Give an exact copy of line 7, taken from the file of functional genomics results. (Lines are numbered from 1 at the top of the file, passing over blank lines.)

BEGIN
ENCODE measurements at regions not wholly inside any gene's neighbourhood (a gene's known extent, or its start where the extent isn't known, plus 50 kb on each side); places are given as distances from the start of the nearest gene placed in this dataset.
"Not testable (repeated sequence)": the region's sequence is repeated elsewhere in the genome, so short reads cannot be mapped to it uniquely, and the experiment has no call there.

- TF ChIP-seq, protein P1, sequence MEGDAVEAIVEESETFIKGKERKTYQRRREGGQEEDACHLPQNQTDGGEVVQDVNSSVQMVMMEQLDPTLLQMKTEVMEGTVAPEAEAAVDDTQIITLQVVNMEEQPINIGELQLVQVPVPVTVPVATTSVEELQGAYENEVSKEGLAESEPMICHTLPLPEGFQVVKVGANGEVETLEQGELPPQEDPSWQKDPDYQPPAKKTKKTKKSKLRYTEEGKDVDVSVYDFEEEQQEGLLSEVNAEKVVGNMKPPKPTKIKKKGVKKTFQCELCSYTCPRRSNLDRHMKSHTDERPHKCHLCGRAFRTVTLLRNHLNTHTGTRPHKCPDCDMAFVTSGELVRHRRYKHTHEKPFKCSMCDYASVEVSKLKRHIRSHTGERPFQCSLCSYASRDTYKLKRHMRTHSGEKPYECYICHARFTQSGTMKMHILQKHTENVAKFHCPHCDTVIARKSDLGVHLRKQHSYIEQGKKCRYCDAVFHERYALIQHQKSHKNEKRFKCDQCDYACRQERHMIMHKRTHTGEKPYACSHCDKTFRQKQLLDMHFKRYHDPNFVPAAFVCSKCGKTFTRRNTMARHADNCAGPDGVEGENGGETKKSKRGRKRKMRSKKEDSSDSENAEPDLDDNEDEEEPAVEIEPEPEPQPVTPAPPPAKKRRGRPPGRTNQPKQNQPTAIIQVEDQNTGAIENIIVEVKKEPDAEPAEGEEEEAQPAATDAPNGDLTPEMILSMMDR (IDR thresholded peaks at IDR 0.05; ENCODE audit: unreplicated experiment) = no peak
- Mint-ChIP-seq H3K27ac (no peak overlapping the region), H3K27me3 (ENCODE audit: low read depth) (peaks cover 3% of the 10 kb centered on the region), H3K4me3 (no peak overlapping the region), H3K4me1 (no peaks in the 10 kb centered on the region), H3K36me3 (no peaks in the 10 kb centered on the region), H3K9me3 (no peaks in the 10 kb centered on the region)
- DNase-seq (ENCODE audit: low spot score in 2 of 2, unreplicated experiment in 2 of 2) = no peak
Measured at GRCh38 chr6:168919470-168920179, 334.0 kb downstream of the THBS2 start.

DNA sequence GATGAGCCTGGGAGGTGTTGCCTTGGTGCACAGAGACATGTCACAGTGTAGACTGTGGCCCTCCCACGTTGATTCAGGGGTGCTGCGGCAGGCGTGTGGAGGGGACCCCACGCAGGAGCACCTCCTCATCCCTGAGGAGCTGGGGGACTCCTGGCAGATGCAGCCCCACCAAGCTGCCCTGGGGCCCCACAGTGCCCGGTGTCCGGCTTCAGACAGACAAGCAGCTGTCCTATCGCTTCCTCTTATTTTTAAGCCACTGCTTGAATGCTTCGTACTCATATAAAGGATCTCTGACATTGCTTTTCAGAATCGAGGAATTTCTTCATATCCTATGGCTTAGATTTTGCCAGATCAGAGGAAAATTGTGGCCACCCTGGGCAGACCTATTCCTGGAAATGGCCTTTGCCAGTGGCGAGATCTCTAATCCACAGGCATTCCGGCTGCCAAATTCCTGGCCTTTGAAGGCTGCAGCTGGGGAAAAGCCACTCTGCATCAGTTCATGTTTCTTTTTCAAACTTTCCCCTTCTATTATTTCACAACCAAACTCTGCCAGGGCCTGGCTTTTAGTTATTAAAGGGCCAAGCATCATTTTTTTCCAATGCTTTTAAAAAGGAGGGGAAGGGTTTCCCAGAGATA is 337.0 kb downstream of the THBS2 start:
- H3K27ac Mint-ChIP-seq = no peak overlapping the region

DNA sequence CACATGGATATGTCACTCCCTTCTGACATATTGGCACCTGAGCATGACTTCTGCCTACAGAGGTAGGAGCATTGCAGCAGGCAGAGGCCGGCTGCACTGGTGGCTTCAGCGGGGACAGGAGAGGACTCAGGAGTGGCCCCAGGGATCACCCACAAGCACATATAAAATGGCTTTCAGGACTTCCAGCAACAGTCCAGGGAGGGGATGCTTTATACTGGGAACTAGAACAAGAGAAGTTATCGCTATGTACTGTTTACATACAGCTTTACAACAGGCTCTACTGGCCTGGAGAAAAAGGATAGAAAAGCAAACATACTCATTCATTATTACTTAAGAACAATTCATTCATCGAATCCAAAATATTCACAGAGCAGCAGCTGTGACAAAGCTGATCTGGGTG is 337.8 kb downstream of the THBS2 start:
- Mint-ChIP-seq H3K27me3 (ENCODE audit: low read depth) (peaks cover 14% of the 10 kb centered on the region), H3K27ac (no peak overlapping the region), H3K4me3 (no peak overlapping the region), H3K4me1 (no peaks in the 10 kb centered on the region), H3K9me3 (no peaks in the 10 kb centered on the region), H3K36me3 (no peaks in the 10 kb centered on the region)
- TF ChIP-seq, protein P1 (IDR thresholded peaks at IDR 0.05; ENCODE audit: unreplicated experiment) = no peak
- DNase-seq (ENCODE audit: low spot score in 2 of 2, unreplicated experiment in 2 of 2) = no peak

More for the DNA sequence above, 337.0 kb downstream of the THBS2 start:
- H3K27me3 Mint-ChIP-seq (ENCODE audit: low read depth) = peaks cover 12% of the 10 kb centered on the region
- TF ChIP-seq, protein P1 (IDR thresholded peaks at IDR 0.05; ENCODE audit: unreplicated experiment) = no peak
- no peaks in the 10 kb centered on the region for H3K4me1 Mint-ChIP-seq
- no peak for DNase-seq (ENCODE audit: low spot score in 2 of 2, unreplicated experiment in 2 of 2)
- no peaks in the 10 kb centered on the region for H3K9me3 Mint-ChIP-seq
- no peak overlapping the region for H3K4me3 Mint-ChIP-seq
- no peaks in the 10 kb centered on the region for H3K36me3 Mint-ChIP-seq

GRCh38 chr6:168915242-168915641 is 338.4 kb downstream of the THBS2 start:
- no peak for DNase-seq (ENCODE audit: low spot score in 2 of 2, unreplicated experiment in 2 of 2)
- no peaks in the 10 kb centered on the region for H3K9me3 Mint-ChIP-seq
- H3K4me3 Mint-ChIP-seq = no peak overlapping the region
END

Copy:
DNA sequence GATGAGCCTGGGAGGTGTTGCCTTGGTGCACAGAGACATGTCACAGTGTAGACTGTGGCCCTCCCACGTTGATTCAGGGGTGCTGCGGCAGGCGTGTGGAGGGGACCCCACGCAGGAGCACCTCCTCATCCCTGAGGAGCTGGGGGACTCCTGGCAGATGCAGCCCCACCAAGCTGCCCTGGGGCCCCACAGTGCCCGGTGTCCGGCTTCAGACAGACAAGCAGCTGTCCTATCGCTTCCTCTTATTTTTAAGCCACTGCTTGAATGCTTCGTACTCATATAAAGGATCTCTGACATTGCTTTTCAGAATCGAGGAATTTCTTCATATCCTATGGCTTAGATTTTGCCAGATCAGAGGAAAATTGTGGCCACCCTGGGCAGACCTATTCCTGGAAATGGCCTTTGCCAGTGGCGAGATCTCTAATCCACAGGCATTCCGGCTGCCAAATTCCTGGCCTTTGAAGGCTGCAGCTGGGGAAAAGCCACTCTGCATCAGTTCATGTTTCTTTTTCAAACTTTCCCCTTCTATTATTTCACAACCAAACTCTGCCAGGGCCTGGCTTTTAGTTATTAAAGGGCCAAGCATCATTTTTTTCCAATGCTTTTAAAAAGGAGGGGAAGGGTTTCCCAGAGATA is 337.0 kb downstream of the THBS2 start: